ABBOTSFORD – BC residents suffered significant losses this year as wind, wildfire and floods walloped their farms and properties.
But insurance payouts will cover just a fraction of these losses. According to the Insurance Bureau of Canada, total insurable losses as of mid-December totalled less than $650 million.
“A brand new farm building should have coverage,” says Rosy Mounce, a commercial risk advisor with insurance broker Capri CMW in Salmon Arm. “But an older one isn’t going to, so it’s a matter of going through and saying, okay, what kinds of coverages are available to you, what do those cost?”
The narrowing of options for farm insurance in recent years, largely as a result of the massive wildfire seasons of 2017 and 2018, have left farmers exposed.
“With farm insurance in general, there’s not nearly as many options for insurance as there is for a house in a subdivision, for example,” she says. “As we see this increase in extreme weather, we have to start looking further ahead and plan how to be smarter about this. How do we prevent claims as much as possible?”
She says this may involve taking steps to mitigate risks to property as well as understanding the value that insurance provides. Self-insuring – setting aside cash to cover potential losses – may make sense in certain circumstances.
“The conversation is, ‘What does my coverage look like, and what can I do to protect my property?’” she says. “We can help people have a better understanding if there’s gaps in their insurance or if there’s certain things that they just need to be prepared to protect on their own because there’s not going to be an insurance policy to help them.”
She advises people to buy insurance understanding both the cost and the support they’ll receive in the event of a loss.
“[This past year] is going to bring to light a lot more demand on farmers and business owners … to really know what they’re covered for and have a good relationship with their broker – that’s what we want,” she says. “Insurance coverage is a portion of risk management. It’s not the whole thing.”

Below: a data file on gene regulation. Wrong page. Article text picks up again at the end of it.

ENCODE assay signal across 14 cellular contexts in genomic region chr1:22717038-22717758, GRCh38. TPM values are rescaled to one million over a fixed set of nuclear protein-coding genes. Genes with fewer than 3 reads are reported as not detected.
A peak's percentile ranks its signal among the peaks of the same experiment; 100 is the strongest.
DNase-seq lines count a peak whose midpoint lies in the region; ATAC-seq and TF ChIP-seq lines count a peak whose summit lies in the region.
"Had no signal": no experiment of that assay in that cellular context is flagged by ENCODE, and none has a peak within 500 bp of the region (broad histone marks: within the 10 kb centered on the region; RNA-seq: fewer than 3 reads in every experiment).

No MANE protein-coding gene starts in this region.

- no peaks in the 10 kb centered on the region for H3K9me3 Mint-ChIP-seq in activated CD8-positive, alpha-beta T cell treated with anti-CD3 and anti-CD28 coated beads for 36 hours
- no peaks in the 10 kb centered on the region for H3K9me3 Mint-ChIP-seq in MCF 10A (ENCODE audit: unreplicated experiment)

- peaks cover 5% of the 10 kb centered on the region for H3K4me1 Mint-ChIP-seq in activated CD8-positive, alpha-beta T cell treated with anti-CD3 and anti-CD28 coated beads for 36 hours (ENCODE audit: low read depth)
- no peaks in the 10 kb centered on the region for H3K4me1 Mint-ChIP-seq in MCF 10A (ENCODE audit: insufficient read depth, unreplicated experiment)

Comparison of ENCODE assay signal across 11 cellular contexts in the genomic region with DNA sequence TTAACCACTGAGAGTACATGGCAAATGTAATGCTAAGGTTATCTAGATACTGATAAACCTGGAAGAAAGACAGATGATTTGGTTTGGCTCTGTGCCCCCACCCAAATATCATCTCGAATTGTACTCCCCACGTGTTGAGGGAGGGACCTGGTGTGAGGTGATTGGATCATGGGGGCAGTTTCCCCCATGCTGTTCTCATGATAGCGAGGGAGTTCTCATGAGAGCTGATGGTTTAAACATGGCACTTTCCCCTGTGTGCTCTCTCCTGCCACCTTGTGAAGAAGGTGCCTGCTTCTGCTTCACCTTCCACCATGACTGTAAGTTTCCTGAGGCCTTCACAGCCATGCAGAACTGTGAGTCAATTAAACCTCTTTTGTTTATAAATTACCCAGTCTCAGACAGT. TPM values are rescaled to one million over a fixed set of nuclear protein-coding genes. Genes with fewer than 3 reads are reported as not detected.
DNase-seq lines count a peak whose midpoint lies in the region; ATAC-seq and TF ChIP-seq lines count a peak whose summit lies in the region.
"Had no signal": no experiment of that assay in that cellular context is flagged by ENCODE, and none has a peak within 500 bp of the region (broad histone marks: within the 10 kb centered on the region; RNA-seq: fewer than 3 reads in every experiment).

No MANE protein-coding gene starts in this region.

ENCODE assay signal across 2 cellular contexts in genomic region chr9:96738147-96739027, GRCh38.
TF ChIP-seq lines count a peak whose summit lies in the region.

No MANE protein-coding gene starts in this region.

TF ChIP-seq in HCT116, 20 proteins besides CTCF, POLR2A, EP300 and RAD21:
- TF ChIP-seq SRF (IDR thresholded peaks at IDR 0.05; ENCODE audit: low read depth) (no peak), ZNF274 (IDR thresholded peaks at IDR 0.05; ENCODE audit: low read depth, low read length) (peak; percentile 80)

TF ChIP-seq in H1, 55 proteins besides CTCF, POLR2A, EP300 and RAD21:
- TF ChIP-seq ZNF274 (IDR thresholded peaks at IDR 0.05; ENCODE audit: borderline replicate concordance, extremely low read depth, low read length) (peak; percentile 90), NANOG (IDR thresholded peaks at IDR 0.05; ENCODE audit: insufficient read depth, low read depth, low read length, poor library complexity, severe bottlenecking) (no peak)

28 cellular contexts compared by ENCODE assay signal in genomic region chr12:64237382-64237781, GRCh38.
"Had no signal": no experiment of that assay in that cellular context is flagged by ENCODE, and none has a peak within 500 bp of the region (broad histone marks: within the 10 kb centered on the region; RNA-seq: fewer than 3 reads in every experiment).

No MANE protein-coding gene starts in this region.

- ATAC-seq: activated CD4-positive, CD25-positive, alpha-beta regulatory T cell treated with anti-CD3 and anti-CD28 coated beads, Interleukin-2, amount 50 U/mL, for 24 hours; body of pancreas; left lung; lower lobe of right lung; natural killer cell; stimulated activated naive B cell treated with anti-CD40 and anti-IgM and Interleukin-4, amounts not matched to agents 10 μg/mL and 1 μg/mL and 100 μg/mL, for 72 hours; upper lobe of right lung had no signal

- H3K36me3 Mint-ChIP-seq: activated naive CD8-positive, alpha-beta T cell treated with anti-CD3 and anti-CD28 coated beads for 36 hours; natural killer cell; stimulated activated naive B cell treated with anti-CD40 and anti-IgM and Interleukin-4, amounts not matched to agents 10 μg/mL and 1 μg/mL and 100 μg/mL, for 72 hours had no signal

The fine print
BC Grain Producers Association director Ernest Wiebe told producers following the wild windstorm that destroyed grain bins in Prespatou at the end of June that they need to be aware of what their insurance policies cover. Many were surprised that grain bins were not covered by policies for structures, for example.
“When you see out-buildings on your policy, … that’s only something that would be connected to a residence,” he says. “It has to be on the farm policy.”
Some policies will exclude specific perils, and not all will cover the full replacement value in the event of a loss. Deductibles may differ between policies, too, and incur different premiums.
In his case, the $2,000 coverage limit for his greenhouse meant he was on the hook for most of the rebuild cost after it was destroyed. Meanwhile, his shop buildings are only covered for fire and lightning, leaving him on the hook for damage as a result of other perils.
“Go over your policy and have a complete awareness of what you’re paying for and what is covered,” he says.
There is also the question of the impacts recent disasters will have on property values.
BC Assessment Authority notices arrive the first week of January. The statements reflected the value of properties on July 1, 2021, meaning many property owners will see assessed values that don’t reflect current realities.
“BC Assessment is committed to providing fair, accurate and reliable property assessments,” BC Assessment told Country Life in BC, noting that owners can request amendments within the usual window for appealing assessments. The deadline this year is January 31, 2022.
The authority’s page related to weather-related concerns notes that “property owner self-reporting is critical to ensuring 2022 property assessments are fair and accurate.”
Properties damaged or destroyed between November 1 and December 31, and which were not repaired by December 31, may be eligible to receive an amended assessment. BC Assessment encourages owners to submit details on the damage or loss, including repair costs (if known) and pictures.